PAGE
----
3. Description, including the range of senses.
  4. Flashback summary and emphasis.
  5. Clear POV.
  6. Obstacles and conflicts.
  7. Indirect Exposition (Show, Don’t Tell)
  8. Motivation, atmosphere, tension and emotion.
  9. Turning points – key moments that define the story or your characters.
  10. Satisfactory conclusion and resolution.

Dialogue if often overlooked by writers because they think it doesn’t matter so much, but what your characters say is just as important as what they do.  Basic narrative structure needs dialogue because it helps with characterisation, it moves the story forward and it helps the reader make sense of what is going on in the story.  All this is done through your characters.

Description – self explanatory.  No story is worth reading if it doesn’t contain description of some sort.  Description is best for key scenes because it can then add to the overall atmosphere rather than detract from it.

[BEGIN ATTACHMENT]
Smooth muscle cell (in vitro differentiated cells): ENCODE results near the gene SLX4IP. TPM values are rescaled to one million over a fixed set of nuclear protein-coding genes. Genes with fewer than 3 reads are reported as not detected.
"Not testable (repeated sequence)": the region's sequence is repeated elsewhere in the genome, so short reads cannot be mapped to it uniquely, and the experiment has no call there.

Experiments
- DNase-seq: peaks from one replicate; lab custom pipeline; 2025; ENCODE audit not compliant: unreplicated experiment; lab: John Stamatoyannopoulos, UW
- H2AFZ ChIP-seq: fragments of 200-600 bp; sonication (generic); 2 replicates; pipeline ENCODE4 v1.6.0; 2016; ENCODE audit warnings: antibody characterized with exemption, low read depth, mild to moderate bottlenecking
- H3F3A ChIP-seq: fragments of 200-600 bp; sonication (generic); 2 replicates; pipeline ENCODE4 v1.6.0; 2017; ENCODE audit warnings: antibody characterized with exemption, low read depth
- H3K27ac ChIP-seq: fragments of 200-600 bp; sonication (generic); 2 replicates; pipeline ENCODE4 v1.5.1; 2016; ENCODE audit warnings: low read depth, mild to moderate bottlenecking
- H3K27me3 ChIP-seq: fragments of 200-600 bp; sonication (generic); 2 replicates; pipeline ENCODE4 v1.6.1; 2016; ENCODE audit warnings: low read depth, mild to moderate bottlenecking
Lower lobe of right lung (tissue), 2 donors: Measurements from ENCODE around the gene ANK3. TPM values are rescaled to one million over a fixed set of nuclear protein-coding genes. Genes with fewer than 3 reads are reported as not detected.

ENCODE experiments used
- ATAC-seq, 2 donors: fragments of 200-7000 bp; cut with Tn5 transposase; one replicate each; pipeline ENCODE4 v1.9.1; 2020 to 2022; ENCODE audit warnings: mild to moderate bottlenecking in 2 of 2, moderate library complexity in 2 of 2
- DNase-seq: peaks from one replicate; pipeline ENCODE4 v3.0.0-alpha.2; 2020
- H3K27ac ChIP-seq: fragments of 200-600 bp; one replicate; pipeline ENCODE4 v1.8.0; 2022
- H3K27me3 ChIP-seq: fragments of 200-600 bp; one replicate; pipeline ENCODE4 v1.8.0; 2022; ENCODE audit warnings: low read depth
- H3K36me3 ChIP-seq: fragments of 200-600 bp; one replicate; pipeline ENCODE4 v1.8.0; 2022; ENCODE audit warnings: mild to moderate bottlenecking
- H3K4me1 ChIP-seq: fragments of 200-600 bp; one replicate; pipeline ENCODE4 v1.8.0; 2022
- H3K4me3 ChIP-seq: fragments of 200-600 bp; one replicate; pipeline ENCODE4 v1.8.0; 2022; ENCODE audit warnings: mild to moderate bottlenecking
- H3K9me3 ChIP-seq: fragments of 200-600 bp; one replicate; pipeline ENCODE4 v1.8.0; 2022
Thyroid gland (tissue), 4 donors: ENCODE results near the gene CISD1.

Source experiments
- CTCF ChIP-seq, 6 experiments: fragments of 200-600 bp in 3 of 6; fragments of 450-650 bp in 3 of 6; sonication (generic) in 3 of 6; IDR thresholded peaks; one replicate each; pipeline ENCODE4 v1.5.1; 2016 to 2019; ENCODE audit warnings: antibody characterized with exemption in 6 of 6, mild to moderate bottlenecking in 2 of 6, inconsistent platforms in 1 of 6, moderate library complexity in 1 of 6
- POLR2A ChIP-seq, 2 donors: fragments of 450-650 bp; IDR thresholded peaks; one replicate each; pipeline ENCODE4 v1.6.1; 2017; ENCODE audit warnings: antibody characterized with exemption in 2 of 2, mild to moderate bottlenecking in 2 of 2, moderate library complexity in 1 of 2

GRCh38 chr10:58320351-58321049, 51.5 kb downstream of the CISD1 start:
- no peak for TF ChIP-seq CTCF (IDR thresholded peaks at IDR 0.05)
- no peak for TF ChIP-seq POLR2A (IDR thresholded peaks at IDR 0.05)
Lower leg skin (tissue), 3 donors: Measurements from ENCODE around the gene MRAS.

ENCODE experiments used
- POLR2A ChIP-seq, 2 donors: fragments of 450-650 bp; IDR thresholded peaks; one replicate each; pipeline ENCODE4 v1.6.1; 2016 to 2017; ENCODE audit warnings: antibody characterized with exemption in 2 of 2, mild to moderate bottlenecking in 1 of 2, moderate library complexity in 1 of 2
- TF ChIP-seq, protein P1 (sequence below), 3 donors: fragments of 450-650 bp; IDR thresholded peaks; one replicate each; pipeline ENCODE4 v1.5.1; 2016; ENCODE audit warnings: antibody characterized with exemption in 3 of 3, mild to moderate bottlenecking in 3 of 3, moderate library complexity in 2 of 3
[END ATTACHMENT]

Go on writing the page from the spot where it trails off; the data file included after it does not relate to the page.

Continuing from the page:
Evocative description bridges the gap between the real world and the fictional one.  Well-written description adds to the richness of your reader’s landscape, it adds atmosphere or tension and other emotions; it gives a deeper insight into the fictional world and makes them feel as though they are there. 

Basic story structure should contain all these basic elements – a defined beginning, a packed middle and an exciting end, and all three will contain narrative, dialogue and description.

Follow this structure and it will help you construct better stories.

Next week:  Writing the climax to a novel

Saturday, 1 September 2012

Creating Character Goals

Every character needs a goal.